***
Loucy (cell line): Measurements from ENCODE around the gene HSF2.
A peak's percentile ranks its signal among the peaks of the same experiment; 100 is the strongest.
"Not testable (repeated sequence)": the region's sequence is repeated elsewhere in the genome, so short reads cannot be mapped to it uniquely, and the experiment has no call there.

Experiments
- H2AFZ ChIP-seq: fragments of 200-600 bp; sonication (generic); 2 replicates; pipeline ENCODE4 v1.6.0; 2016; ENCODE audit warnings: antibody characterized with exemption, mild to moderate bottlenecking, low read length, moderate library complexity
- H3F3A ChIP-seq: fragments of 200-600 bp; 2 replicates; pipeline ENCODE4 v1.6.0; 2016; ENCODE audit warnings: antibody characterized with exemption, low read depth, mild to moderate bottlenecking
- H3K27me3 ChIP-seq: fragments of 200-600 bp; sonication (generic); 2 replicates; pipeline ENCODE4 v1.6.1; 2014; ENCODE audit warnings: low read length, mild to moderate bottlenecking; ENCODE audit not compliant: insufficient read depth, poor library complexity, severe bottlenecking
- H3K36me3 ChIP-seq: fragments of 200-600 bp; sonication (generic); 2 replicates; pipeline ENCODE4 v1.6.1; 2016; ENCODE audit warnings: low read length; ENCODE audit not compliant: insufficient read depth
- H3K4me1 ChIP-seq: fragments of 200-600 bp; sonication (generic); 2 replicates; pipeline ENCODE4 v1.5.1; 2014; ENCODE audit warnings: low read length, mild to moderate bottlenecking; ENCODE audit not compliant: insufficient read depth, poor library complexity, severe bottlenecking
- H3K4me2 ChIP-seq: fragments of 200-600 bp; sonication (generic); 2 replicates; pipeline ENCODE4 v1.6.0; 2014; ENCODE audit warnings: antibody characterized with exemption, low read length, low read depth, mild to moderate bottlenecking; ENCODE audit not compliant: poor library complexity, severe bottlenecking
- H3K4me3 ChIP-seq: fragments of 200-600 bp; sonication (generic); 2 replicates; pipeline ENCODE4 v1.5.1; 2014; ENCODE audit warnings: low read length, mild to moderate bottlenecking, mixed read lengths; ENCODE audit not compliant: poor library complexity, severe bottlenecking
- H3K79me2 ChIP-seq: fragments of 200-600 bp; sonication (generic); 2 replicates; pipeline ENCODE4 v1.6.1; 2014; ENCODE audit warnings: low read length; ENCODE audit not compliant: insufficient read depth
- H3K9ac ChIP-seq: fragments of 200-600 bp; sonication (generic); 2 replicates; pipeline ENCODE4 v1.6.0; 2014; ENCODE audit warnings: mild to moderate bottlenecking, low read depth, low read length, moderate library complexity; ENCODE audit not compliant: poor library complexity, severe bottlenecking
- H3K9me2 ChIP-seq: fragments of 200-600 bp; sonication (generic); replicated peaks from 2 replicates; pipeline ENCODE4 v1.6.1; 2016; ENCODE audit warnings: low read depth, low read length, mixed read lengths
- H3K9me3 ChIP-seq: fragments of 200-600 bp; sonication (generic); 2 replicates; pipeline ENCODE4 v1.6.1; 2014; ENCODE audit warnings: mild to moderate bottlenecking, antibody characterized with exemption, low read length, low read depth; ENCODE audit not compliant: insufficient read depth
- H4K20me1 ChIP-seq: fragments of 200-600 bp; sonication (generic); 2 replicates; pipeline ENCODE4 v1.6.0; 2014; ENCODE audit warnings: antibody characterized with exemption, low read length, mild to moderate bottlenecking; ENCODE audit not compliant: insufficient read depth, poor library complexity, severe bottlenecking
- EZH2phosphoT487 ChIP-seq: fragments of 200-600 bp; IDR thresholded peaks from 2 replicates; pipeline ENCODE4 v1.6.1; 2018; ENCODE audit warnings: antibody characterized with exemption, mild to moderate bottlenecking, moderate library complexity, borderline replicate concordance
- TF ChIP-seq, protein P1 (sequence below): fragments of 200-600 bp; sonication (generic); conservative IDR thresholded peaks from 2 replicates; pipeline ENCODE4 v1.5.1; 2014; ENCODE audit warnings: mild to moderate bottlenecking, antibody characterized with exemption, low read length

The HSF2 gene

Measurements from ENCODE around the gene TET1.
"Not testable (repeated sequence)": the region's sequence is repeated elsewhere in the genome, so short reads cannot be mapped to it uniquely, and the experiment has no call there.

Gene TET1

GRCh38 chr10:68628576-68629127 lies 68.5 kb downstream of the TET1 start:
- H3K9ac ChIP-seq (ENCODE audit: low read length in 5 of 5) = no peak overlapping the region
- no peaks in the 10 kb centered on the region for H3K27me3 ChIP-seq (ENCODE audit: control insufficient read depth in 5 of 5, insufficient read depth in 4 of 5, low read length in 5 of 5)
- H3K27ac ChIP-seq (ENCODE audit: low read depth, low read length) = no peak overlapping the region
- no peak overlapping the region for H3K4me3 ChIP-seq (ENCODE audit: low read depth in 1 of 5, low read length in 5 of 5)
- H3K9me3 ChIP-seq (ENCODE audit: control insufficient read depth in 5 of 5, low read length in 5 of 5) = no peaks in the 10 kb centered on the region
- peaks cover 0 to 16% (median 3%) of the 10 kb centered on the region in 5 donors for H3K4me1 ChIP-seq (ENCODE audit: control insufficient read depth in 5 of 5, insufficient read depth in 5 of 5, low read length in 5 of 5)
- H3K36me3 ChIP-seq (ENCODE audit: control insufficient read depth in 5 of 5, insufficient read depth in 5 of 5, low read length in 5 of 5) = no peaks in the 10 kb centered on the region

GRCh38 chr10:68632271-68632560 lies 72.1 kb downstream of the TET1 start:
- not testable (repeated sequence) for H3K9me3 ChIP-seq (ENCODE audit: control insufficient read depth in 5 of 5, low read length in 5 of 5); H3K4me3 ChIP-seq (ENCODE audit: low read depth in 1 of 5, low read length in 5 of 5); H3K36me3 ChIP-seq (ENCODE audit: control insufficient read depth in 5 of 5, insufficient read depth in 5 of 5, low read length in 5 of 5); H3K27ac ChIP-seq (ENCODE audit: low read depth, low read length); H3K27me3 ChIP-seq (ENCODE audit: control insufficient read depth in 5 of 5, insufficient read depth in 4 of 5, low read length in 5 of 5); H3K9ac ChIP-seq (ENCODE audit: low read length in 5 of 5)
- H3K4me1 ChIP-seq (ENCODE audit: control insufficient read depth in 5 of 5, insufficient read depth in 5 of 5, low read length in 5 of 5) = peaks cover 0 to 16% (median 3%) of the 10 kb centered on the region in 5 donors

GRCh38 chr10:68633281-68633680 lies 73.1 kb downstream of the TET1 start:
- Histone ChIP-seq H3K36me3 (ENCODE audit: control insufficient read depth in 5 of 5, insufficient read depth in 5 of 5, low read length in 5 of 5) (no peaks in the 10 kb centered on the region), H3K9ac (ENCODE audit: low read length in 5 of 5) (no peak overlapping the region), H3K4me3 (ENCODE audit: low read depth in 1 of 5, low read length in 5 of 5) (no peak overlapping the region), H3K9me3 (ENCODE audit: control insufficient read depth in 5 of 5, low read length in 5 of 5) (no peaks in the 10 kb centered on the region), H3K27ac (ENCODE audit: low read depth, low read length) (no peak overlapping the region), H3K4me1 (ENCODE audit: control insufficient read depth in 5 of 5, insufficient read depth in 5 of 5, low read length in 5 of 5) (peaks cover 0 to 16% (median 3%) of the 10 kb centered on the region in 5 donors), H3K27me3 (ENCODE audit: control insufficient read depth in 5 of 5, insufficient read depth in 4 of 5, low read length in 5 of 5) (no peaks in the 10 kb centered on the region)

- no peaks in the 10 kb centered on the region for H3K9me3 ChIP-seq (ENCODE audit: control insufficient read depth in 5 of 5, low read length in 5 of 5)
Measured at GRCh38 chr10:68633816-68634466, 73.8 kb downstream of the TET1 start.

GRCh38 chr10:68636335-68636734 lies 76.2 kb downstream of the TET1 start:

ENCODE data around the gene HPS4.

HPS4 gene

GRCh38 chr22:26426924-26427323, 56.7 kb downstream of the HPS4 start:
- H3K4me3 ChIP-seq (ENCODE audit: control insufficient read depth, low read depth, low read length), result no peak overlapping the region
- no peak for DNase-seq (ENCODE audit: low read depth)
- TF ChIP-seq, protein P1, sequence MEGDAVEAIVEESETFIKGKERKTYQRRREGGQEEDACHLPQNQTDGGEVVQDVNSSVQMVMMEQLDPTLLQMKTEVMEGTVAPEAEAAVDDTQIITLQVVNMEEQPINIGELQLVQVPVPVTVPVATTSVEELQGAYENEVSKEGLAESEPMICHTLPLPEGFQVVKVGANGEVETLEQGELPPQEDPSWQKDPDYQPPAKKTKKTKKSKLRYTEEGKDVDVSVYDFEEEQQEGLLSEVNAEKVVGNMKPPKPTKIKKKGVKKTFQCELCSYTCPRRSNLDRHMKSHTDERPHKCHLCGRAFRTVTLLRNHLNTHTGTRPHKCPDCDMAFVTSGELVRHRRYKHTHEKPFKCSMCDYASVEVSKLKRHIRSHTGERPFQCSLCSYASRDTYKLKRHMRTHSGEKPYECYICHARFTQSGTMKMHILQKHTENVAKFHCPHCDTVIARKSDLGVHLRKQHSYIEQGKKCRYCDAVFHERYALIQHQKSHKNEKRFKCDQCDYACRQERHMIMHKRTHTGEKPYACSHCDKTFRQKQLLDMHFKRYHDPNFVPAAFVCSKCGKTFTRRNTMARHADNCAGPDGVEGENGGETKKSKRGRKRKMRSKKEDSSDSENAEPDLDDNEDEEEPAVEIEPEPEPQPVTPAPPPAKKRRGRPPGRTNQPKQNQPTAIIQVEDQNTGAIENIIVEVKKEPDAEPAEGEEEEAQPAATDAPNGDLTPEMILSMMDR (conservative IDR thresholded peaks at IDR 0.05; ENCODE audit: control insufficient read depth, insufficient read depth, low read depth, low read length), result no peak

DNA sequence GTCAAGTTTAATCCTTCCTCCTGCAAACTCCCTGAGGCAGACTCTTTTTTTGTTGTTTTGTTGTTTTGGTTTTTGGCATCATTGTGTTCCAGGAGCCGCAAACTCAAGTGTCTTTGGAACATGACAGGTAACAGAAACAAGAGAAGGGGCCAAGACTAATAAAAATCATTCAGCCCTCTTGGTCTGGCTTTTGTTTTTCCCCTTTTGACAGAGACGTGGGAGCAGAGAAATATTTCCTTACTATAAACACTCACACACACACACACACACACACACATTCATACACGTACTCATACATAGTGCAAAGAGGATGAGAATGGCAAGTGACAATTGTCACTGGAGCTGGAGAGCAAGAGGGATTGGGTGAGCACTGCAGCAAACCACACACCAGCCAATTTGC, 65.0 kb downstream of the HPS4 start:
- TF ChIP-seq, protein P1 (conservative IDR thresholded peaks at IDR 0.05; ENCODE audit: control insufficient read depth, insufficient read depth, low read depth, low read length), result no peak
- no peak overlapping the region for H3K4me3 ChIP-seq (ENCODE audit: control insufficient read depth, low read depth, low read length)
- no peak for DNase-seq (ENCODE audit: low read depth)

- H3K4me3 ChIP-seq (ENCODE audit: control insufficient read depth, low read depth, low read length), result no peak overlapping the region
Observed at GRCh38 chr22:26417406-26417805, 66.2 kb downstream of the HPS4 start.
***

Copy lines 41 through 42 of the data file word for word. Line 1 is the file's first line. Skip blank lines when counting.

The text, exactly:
GRCh38 chr22:26426924-26427323, 56.7 kb downstream of the HPS4 start:
- H3K4me3 ChIP-seq (ENCODE audit: control insufficient read depth, low read depth, low read length), result no peak overlapping the region